A type of twice-baked bread from the regions of Puglia, Calabria and Campania. Ring-shaped durum wheat buns baked until almost done, then sliced open and baked again to jaw-breaking hardness. In addition to the classic kind, equally popular is the whole-grain version. It’s easy to put this vegetarian dish together. Soak the friselle in water for 3 minutes then top with your favorite vegetables, cheese, eggs and seasonings.
Also known as “friar beards” earthy, iron-rich knots of meaty grass that look like seaweed. Agretti owe their slightly bitter and salty taste to the Lazio marshlands where they grow between March and June. Agretti are very rich in iron, and kids love to eat them because they look like green spaghetti. Either steamed with just a few drops of lemon juice and olive oil, or cooked in a variety of ways, including stir fried with olive oil and garlic.
Pasta alla Norma
Pasta tossed with fried eggplant, tomato sauce, basil and salty ricotta shavings is typical of the Sicilian city of Catania. The vegetarian recipe, named after the opera “Norma” by Catania-native composer Vincenzo Bellini, is quintessential Sicilian home-style fare. In the past when meat was scarce, eggplant and its meaty flavor, were often used as a substitute. When fresh ricotta goes through its natural aging process thanks to a salt rub, it becomes hard, flavorful and crumbly. A cheese suitable for eating or grating. Profusely dusted with ricotta salata and dressed with zingy eggplant and tomato sauce.
If you love ravioli and in general egg-dough stuffed pasta, northern Italy boasts a large variety of it. Roasted pumpkin, crumbled amaretto biscuits, cheese, eggs and a piquant fruit chutney called mostarda. All belong in the filling of delicious vegetarian tortelli typical of Mantua and Ferrara in northern Italy. Valid vegetarian alternatives to meat-filled tortellini are tortelloni with ricotta and spinach, and cappellacci with assorted fillings like artichoke, mushrooms or cheese. The dressing plays second fiddle: simple brown butter.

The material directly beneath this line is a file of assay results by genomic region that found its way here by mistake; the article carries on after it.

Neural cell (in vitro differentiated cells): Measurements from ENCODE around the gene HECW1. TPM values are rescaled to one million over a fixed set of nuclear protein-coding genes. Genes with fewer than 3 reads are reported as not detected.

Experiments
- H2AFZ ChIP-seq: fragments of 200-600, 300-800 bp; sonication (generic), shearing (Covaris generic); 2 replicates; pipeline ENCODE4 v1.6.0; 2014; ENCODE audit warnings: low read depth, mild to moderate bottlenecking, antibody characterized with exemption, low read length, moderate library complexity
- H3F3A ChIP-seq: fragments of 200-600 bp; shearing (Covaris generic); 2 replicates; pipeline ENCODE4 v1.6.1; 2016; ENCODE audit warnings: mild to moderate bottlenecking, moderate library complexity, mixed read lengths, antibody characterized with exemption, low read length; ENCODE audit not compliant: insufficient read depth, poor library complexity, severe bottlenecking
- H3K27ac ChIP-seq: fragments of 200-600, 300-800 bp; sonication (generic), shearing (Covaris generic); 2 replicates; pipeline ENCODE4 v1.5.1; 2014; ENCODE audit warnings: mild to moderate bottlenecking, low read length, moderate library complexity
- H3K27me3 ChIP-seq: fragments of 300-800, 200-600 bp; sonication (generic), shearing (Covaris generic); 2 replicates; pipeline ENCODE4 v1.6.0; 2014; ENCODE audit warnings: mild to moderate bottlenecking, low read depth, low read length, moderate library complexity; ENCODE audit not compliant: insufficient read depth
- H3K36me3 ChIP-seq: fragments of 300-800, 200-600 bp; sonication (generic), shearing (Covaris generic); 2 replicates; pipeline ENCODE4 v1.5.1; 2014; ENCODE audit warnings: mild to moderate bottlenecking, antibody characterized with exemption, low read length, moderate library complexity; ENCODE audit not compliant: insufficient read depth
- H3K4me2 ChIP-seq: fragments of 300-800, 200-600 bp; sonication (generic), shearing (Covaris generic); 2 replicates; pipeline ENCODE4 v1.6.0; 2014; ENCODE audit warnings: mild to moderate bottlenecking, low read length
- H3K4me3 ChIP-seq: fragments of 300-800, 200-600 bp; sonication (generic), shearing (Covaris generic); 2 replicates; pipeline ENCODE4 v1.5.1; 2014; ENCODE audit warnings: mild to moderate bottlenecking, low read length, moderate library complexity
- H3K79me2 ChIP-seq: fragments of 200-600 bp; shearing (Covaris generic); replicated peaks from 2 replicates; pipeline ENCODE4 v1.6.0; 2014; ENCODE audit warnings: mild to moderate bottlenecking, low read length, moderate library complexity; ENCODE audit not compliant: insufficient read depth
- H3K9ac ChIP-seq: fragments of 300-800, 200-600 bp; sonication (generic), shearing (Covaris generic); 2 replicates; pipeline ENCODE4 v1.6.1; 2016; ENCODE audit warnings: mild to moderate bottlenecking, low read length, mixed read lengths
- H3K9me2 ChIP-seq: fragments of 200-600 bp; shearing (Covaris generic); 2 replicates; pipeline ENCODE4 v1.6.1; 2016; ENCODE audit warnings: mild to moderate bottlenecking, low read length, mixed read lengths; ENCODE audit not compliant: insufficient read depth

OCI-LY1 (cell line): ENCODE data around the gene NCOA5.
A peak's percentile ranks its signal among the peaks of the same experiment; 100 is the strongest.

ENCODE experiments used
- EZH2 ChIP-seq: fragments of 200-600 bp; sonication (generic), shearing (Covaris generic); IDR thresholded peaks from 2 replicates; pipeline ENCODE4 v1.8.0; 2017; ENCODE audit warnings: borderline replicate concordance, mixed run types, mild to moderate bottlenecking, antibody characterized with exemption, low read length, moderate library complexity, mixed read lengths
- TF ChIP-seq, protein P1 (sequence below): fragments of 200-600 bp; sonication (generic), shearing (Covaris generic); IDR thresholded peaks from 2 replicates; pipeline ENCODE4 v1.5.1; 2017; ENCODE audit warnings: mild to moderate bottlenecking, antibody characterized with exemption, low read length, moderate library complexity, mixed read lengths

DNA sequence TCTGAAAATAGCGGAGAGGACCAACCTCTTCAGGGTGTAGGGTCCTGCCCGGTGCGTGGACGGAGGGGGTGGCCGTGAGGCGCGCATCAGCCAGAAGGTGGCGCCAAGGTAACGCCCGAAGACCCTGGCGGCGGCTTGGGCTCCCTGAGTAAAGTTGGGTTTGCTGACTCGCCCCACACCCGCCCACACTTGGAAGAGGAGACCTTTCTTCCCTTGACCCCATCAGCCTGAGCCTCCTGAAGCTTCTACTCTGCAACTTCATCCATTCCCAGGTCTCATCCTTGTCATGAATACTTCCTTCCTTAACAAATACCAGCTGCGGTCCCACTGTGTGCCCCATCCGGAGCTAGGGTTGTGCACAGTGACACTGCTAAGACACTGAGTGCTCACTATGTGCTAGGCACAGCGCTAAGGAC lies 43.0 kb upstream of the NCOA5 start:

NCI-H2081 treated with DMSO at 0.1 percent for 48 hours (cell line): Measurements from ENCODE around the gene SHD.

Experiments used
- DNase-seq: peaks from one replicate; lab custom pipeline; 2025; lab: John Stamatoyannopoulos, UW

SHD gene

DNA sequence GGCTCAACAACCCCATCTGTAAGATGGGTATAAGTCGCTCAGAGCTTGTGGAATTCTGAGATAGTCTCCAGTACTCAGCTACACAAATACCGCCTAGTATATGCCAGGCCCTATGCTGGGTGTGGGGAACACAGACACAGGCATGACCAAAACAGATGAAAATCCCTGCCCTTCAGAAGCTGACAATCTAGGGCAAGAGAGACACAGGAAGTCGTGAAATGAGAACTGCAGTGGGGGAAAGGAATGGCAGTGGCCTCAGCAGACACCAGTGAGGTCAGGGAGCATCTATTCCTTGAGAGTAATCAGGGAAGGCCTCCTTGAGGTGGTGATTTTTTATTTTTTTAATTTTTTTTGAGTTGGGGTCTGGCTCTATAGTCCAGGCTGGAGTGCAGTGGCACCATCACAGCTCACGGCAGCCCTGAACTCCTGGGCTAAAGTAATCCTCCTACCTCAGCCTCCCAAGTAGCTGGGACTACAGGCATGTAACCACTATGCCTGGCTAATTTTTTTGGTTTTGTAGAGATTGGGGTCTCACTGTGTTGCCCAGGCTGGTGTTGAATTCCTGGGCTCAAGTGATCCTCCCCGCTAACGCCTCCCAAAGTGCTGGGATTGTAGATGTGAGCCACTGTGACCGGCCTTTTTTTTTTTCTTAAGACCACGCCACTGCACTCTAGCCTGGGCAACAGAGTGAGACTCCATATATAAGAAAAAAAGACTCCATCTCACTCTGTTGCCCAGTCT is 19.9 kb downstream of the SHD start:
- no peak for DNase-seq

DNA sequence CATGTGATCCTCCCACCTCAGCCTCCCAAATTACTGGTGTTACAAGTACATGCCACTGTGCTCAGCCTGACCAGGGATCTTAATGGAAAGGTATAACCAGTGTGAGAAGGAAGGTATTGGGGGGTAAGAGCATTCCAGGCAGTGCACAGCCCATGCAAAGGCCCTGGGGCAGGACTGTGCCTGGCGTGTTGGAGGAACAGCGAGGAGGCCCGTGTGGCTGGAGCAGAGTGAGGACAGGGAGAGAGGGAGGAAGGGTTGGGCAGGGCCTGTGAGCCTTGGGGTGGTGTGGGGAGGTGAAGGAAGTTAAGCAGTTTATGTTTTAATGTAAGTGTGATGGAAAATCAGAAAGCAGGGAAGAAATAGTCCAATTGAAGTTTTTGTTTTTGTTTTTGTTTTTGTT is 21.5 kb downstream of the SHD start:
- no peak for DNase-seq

A type of homemade pasta native to Puglia, made with double ground semolina flour and water. The name refers to the shape resembling a small ear. We shared two recipes, a summer version with tomato & arugula and the classic Puglia recipe with cime di rapa (turnip tops, or broccoli rabe), both vegetarian.
The vegetarian dish originated in Naples, Italy at the turn of the 18th century. The reason why the vegetarian dish gained its name, which means “harlot-style,” is obscure. One possibility is the clear reference to the sauce’s hot and spicy flavor, vibrant sexy colors and piquant aroma. Another theory maintains a Neapolitan madam offered it to prospect customers to entice them inside her brothel. I love Italy!
Torta caprese is the sweet symbol of Capri. Perfectly round pasta pockets filled with semi-aged cheese, eggs and marjoram are the island’s signature savory dish. Ravioli Capresi are an ancient local recipe handed down from generation to generation.
Mozzarella in carrozza
This appetizer brings the concept of grilled cheese to a whole new level. This is a typical vegetarian recipe: slices of crustless sandwich bread stuffed with fresh mozzarella. These are dipped in beaten eggs, flour and breadcrumbs and then fried in a pan. The coating seals in the mozzarella, and the frying makes it melt. Despite its name, literally “mozzarella in a carriage,” it cannot stand uneaten for more than a few minutes after frying, quickly losing its signature crunch.
This vegetarian dish of southern Italy is made with dried, crushed fava beans (aka broad beans). Using puréed fava beans dates back to ancient Roman times, when legumes played a much bigger role in daily nutrition. Maccu is a soup on its own, but several dishes employ it as an ingredient. Think Maccu di San Giuseppe that includes other legumes and chestnuts and served on Italian Father’s Day, March 19. In Puglia, fava bean purée, fave e cicoria, is a combo of bitter dandelion greens and just a drizzle of olive oil. The bitter notes of the cicoria offset the creamy texture and sweetness of the pureed beans.
Caponata is a sweet and sour Sicilian dish that employs only summer vegetables. Influenced purportedly by Arabic and Spanish cookery. The dish consists of sautéed eggplant mixed with a hint of tomato sauce, celery, onions, olives, capers and pine nuts, slow-simmered in a piquant sour-sweet sauce. Caponata is an appetizer or a side dish.
Everyone knows classic Italian risotto, but how about orzotto? If riso is rice, orzo is Italian for barley. In Italy we like to diversify our grain dishes by swapping the Arborio for some hearty pearl barley. Loaded with nutrients and fiber, barley is present in wintry soups and summer salads. It’s also a great substitute for rice in risotto. Cook the barley for orzotto just like rice in risotto. For a vegan solution, swap the butter for olive oil, and skip the grated cheese ending.
What is your favorite vegetarian dish of Italy?